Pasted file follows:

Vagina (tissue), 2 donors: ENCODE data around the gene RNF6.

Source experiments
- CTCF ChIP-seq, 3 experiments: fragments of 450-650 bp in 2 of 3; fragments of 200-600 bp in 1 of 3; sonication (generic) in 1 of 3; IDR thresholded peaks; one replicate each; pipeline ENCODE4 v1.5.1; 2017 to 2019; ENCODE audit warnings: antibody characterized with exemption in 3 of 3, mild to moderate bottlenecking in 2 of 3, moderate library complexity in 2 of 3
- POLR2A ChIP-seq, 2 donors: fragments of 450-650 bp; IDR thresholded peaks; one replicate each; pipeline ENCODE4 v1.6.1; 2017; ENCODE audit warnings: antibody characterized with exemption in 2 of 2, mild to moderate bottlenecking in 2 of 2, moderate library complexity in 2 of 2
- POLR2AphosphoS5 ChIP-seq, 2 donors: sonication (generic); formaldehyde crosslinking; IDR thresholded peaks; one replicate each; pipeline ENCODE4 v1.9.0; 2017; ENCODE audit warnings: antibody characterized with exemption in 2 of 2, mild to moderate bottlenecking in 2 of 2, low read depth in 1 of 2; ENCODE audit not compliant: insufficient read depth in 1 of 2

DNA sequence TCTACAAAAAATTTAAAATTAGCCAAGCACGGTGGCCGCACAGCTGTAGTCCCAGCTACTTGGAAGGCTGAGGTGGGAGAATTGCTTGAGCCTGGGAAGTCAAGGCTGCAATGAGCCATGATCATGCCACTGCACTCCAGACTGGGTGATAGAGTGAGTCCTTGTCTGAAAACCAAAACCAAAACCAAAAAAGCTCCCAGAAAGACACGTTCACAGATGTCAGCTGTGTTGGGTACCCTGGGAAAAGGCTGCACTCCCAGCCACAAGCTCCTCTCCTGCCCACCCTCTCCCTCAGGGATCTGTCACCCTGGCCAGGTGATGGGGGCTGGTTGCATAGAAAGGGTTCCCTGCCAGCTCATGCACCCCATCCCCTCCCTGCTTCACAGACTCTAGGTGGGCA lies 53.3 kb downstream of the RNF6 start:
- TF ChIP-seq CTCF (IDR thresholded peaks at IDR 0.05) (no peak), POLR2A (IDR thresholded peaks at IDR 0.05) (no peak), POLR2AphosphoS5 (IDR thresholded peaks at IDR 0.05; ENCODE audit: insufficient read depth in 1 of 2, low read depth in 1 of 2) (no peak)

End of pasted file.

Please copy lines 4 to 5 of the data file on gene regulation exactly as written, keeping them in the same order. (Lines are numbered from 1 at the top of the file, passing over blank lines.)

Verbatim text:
- POLR2A ChIP-seq, 2 donors: fragments of 450-650 bp; IDR thresholded peaks; one replicate each; pipeline ENCODE4 v1.6.1; 2017; ENCODE audit warnings: antibody characterized with exemption in 2 of 2, mild to moderate bottlenecking in 2 of 2, moderate library complexity in 2 of 2
- POLR2AphosphoS5 ChIP-seq, 2 donors: sonication (generic); formaldehyde crosslinking; IDR thresholded peaks; one replicate each; pipeline ENCODE4 v1.9.0; 2017; ENCODE audit warnings: antibody characterized with exemption in 2 of 2, mild to moderate bottlenecking in 2 of 2, low read depth in 1 of 2; ENCODE audit not compliant: insufficient read depth in 1 of 2